Inequity in School Achievement in Latin America: Multilevel Analysis of SERCE Results According to the Socioeconomic Status of Students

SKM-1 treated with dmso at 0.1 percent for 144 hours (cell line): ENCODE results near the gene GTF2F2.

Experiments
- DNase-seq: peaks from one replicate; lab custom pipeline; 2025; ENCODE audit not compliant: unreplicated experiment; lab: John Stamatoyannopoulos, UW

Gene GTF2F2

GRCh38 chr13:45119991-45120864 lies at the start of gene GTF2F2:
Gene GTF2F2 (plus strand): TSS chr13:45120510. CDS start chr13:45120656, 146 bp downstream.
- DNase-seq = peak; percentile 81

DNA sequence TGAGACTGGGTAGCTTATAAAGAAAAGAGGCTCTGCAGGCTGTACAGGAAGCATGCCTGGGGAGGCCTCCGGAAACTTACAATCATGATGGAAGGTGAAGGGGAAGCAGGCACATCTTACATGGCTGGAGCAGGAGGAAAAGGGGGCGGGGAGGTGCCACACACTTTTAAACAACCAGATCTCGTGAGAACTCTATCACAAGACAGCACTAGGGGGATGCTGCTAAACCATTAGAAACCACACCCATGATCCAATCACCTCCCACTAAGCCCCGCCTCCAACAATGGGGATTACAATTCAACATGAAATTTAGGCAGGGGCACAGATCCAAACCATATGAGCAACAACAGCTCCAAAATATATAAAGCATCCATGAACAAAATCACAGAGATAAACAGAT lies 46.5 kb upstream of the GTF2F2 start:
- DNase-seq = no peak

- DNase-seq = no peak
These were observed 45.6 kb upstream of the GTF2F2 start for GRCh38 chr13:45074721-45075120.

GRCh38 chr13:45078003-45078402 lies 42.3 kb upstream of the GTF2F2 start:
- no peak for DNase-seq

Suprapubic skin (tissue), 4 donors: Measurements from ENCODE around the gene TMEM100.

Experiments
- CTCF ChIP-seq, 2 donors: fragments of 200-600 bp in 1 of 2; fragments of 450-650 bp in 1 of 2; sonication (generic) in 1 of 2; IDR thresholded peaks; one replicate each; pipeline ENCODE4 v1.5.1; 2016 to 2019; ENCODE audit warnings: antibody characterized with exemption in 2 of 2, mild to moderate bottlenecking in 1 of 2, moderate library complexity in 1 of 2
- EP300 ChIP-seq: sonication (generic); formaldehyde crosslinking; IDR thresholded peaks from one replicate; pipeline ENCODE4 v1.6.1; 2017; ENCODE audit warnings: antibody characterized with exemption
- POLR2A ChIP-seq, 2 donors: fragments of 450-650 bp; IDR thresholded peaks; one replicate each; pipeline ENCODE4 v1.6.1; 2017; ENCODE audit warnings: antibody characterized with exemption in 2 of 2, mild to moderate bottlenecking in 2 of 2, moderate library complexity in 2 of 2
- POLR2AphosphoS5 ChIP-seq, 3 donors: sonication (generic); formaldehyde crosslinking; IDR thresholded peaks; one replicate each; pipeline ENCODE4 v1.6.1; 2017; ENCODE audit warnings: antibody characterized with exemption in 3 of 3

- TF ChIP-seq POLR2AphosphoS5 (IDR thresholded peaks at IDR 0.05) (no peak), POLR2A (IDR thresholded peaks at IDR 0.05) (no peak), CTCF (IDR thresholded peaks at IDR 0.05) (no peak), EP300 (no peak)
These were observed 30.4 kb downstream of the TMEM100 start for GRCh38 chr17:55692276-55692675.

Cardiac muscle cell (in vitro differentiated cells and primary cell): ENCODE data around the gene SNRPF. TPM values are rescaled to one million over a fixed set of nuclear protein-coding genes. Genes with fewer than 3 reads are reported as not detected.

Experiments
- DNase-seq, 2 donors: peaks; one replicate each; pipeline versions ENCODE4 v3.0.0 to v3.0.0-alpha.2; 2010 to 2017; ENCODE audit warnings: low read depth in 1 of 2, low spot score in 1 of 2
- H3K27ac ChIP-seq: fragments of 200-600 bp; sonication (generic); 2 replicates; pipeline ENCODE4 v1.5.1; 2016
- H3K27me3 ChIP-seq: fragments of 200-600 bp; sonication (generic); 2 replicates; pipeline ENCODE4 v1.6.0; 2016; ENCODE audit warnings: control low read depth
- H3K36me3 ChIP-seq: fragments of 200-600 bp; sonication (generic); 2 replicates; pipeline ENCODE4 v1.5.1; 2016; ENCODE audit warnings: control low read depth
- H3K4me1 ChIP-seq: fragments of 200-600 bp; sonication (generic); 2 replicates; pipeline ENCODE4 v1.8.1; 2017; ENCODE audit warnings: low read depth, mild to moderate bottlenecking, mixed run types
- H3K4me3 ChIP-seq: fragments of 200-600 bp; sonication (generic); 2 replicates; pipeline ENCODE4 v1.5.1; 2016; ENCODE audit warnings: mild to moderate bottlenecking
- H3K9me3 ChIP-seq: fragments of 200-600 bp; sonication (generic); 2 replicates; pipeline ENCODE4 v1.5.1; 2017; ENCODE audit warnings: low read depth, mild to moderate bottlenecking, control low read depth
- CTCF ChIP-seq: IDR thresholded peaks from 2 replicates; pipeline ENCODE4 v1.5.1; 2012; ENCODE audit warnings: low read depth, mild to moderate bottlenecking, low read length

This document analyzes differences in the academic achievement of Latin American students based on the socioeconomic status of their families. Using the database from the Second Regional Comparative and Explanatory Study (SERCE) conducted in 2006, a significant positive relationship was confirmed between the socioeconomic status of students and SERCE results, both region-wide and for each participating country. If this relationship is broken down into two different levels (within the schools and between the schools), variations in socioeconomic status explain a significant part of the variability in test scores between the schools and, to a lesser degree, the variability within the schools. The result is a high level of socioeconomic segregation between the schools, which, in turn, accentuates the relationship between student socioeconomic status and test results. The poorest students are punished first by their socioeconomic status and then again by studying in schools attended chiefly by children of poor families, thus deepening the inequity in school achievement. Findings suggest several courses of action for public policy, tailored to each country¿s profiles of educational equity.